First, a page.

Tech Myths Busted
Unlocking your phone can get you locked up
While of course laws vary from country to country, unlocking your phone is for the most part completely legal. People are often unclear as to the legality of unlocking their mobile device in order to use a different phone or internet provider from the one they were originally signed with. Many phone companies perpetuate this grey area in order to prevent defectors. According to the Digital Millennium Copyright Act in the US, however, unlocking your device is fine as long as it is “for the sole purpose of lawfully connecting to a wireless telephone communication network.” You cannot, for instance, make money off the sale of unlocked phones. You will void your warranty, however, once you have unlocked your device, so be sure it’s what you want.
Macs don’t get viruses
This myth has been floating around for some time. One of the major selling points of Mac computers for the technologically-naïve besides the minimalist chic design, is the erroneous notion that they are not susceptible to viruses, and thus don’t require the expensive malware and virus protection software that most other laptops and PCs are reliant upon. While it is true that Macs are not harmed by PC viruses, they can still be invaded by custom-made Mac viruses. A virus does its damage by embedding itself into the code of a program itself. Once it has done so, it can infect all computers which use the same server. This is why viruses spread across user-heavy sites, such a Gmail or Yahoo, are so effective. While Macs are less likely to be targeted, they too have been hacked, as demonstrated by the Mac Defender virus in 2011. This fake anti-virus software spawned many cumbersome pop-ups until the Mac user agreed to buy the anti-virus software from the “benevolent” Mac Defender. The most easy ways to protect your computer from a virus, be it a Mac or PC, is not to make yourself an easy target! Be wary of attachments when you don’t know the sender and avoid risky websites. Mac security software also exists, such as Intego’s VirusBarrier 6.
You + Gas Station + Cell Phone= BOOOM
There are a few ways to have an explosion at a gas station— smoking, splashing gasoline on the ground and arson would be some good ways—using your mobile phone would not. This is an example of a myth with dubious origins taking on a life of its own. Emails falsely attributed to Shell Oil circulated which posited that using your mobile phone while pumping gas can lead to an explosion worthy of a Bruce Willis movie. While Shell denied authorship of this email, the rumor spread, oft repeated by fearful gas-pumpers. The rumor gained so much traction that Australia and New Zealand have signs telling people to stay off the phone while pumping gas and certain cities in the US have even made cell phone use in gas stations illegal. While using your cell phone at the gas station will not lead to an explosion, you may want to postpone that chat anyway as with gas prices what they are you wouldn’t want to be distracted from that moving dial.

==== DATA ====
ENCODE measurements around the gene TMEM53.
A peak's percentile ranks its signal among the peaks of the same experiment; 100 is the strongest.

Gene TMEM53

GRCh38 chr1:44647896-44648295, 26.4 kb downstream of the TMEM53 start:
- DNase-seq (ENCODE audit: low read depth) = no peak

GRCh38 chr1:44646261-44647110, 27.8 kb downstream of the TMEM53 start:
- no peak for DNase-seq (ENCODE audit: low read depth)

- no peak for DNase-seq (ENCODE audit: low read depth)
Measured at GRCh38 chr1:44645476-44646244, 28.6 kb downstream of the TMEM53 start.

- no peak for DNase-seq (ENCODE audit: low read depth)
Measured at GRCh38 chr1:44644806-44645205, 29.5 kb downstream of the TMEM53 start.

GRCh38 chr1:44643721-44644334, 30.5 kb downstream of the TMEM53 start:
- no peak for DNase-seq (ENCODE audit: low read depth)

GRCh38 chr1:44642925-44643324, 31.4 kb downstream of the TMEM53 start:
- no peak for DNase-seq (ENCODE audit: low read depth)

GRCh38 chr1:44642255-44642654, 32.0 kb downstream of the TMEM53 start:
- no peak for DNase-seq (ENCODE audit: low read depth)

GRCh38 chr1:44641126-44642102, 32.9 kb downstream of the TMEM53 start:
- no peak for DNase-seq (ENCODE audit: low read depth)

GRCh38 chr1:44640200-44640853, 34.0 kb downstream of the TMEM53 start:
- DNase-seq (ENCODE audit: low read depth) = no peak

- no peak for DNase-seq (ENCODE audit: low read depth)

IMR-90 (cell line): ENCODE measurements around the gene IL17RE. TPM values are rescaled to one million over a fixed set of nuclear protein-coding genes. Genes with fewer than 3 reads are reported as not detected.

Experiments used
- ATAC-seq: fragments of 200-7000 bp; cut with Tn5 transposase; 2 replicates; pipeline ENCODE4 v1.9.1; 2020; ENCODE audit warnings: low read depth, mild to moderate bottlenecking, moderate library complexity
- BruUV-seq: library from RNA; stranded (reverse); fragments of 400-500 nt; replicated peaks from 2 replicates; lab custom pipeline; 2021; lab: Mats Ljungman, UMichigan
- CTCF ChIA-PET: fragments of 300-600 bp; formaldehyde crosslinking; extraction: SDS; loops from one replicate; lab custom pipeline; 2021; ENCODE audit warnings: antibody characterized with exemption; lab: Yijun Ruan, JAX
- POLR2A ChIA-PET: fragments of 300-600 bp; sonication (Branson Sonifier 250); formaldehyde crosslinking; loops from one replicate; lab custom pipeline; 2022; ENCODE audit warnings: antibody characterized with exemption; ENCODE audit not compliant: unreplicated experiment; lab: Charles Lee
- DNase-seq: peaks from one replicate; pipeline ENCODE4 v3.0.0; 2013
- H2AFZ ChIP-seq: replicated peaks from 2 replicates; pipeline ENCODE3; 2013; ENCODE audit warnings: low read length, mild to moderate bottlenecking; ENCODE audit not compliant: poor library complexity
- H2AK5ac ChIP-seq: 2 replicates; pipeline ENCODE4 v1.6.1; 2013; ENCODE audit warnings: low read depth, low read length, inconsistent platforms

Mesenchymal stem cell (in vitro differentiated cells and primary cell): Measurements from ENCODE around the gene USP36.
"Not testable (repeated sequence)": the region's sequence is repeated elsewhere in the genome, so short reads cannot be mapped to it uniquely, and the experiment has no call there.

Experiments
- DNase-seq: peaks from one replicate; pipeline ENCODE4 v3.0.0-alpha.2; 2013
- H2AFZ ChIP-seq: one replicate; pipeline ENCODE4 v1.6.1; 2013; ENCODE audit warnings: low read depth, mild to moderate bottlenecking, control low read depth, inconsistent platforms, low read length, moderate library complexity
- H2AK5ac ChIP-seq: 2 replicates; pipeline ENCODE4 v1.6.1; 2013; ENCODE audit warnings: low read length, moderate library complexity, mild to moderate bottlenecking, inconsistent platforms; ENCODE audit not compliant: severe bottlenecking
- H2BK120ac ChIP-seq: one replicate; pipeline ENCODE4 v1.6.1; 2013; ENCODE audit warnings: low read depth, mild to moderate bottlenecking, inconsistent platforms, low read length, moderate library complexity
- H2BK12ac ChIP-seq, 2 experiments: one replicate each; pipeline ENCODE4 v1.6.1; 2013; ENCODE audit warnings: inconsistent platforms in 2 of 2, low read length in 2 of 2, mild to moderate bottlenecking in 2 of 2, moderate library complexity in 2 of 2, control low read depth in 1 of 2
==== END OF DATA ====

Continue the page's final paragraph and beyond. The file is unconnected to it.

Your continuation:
Gaming Doesn’t Work on a Tablet
Gaming on a tablet is not only possible, but is also becoming a preferred method. In addition to being portable, tablets provide a larger screen, better graphics, and a robust processor, as demonstrated by this blackberry PlayBook review video in which the fast processing is clearly visible. 84% of respondents to an Admob’s survey said that they use their tablets to play games, and the number will continue to grow as tablets become more affordable and commonplace. Gaming on tablets has seen a rise because manufacturers are focused on creating gaming-enabled tablets, in addition to a tablet’s more traditional functions, such as email, note-taking and surfing the web. As this blackberry PlayBook review demonstrates, enhanced entertainment is often a key selling point. So don’t be fooled by naysayers – gaming on a tablet is not only possible, but often preferred.
Rechargeable Batteries are always cheaper
Determining whether you should buy rechargeable batteries depends on how often you use your gadgets and the type of battery you choose to use. Rechargeable nickel cadmium and nickel metal hydride batteries lose charge very quickly when they are stored, so don’t use them for gadgets you use infrequently. Lithium ion batteries keep their charge longer, but they don’t come in every size. Other factors include the price of the charger and electricity. For items you use on a more regular basis however, like your point and shoot camera or GPS, rechargeable batteries are most effective.
Electronics will crash airplanes
Verdict: TRUE (well, sort of..)
Between stories in the media of celebrities being kicked off planes for refusing to close their Draw Something game, and multiple announcements each time we fly of the necessity to “TURN OFF ALL ELECTRONIC DEVICES,” one must wonder – will me playing my Angry Birds game on my iPad really bring down one of the most powerful pieces of transport on earth? The answer is yes – it’s possible. Electronic devices all emit a small amount of radiation, which can interfere with the plane’s equipment, especially during takeoff and landing. Once in the air, however, this threat lessens. So why must our devices still be on “flight-safe mode?” This is because wireless users on an airplane can overpower wireless towers beneath them, which would make the signal weaker on the ground. While the risk of a crash is very small, it’s better to be safe, so save that badly drawn unicorn or interactive chess game for another time.